On December 11th, the Sanders Theater rang with one of the most successfully ambitious offerings of the season. The Back Bay Chorale under the direction of Scott Allen Jarrett presented Johann Sebastian Bach’s Weihnachtsoratorium (Christmas Oratorio, from 1734) in its entirety. The two-and-a-half hour long musical setting of Christ’s birth story flew by in rich, sparkling textures and a colorful atmosphere of compelling narration.
Bach’s music is often treated as the foundation of much music theory. His chorales are models for beginners in the study of harmony, his counterpoint the end-all for the advanced, and his work in general the epitome of technique for nearly all composers who came after him. What often gets missed in all that awe, however, is the amazing ability he had to create expressive drama. In the vocal works at least, those brilliant and beloved technical skills are simply the tools of a master storyteller; and the Christmas Oratorio is quite the story.
What made the Back Bay Chorale’s performance so engaging was their interpretation of the work as a story told in music. Jarrett assembled a cast of singers and instrumentalists who were able to get past the considerable technical challenges and play to the audience as if they were talking to it. Like Bach himself, they were all so comfortable with their craft that, instead of those challenges being the focus of the performance (as they so often are), they became the vehicle for dramatic musical expression. In the role of the Evangelist, tenor Aaron Sheehan set the tone by delivering the Biblical prose in clear, conversational German, with a bright, almost angelic voice that consistently held the audience’s attention. Baritone David Newman sang all his arias with the joy and confidence of someone who just can’t wait to say what’s on his mind. Mezzo-soprano Krista River seemed to delight in the often unforgiving alto part, which she turned into an intimate narrative. In contrast, soprano Kendra Colton exclaimed her arias as if she were preaching rousing sermons. And the Chorale itself, in mixed formation, sang the choral parts with a clarity and directness that belied its large size.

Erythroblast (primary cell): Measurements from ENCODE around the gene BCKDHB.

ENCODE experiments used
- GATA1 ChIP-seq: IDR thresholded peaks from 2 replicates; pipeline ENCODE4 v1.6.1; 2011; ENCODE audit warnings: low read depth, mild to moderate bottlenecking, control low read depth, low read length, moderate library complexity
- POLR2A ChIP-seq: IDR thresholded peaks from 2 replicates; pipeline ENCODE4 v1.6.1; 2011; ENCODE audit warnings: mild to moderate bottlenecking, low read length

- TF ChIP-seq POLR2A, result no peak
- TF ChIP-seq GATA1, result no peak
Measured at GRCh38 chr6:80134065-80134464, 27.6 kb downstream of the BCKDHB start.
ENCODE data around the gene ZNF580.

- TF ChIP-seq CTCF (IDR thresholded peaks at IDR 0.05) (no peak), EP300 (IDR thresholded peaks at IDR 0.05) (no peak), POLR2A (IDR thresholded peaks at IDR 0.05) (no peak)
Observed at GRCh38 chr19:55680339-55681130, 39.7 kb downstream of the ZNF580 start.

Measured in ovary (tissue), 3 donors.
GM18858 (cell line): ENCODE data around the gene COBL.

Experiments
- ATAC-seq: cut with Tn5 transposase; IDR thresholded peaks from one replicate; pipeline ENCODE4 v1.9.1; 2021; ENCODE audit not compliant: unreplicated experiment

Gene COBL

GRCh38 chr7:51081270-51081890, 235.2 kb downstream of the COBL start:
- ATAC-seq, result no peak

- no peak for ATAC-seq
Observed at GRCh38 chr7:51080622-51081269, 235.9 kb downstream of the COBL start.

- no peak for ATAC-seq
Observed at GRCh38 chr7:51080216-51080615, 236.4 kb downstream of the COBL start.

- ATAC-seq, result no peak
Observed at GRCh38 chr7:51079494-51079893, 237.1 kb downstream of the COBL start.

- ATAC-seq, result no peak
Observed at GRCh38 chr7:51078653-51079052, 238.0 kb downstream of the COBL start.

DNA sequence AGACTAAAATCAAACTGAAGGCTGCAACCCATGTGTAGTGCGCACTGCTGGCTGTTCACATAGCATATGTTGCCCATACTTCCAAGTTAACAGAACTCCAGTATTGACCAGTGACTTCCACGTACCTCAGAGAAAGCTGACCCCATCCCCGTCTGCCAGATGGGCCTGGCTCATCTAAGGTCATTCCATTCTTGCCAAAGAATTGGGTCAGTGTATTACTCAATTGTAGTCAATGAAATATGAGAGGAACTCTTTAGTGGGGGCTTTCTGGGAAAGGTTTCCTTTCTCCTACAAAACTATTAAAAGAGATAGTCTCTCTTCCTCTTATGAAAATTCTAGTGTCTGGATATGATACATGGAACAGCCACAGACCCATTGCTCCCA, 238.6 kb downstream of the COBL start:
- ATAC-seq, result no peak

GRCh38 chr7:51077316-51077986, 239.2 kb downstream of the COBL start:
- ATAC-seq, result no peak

Though the focus of the Oratorio is on the voices, Bach, as always, wrote instrumental parts that not only support the singers but often seem to converse with them. This was particularly apparent in the Part II arias “Frohe Hirten” and “Schlafe, mein Liebster,” in which flautist Jessica Lizak matched the vocalists with such light and free precision that the arias took on a nearly jazz-like casualness. Similarly, violinist Heidi Braun-Hill’s romantic playing in “Schliesse, mein Herze” (Part III) was as personal a take on the violin part as Rivers’s was on the voice part, creating the effect of two people engaged in impassioned musings. Other stand-out instrumental performances came from hornist Whitacre Hill, whose fluid, lyrical playing added rich color to the two choruses in which that instrument is featured; bassist Scot Fitzsimmons, who lent a surprising ease and flexibility to the continuo; and, in those arias and choruses which featured some of Bach’s famously difficult clarion parts, trumpeter Terry Everson, who played with a virtuosity and musicality that was simply stunning.
All this marvelous musicianship was brought together by Scott Allen Jarrett with a sensitive understanding of what makes this piece tick. His tempi were brisk and bouncy, and yet avoided the superficiality that often results from current trends for speed. That briskness did occasionally work against the music: the Sinfonia that opens Part II should have been allowed to breathe more, so the listener could indulge in its rich, reedy textures; and nearly all the chorales lacked the staid, contemplative character that makes them such poignant interludes. On the other hand, under Jarrett’s direction, effects that could have easily crossed the line into gimmick instead made for convincing theatricality: having instrumental soloists stand, using a reduced choir in two of the bass arias, and especially enhancing the antiphonal sonority in “Flösst, mein Heiland” (Part IV) by placing the echoing oboe and soprano in the balcony. Overall, Jarrett was able to give the whole piece momentum and cohesion, and he knew exactly when to conduct and when to stay out of the performers’ way. It is a tribute to him and the musicians he led that the entire performance of this masterpiece felt like a huge, shining tale told by the Yuletide fire.
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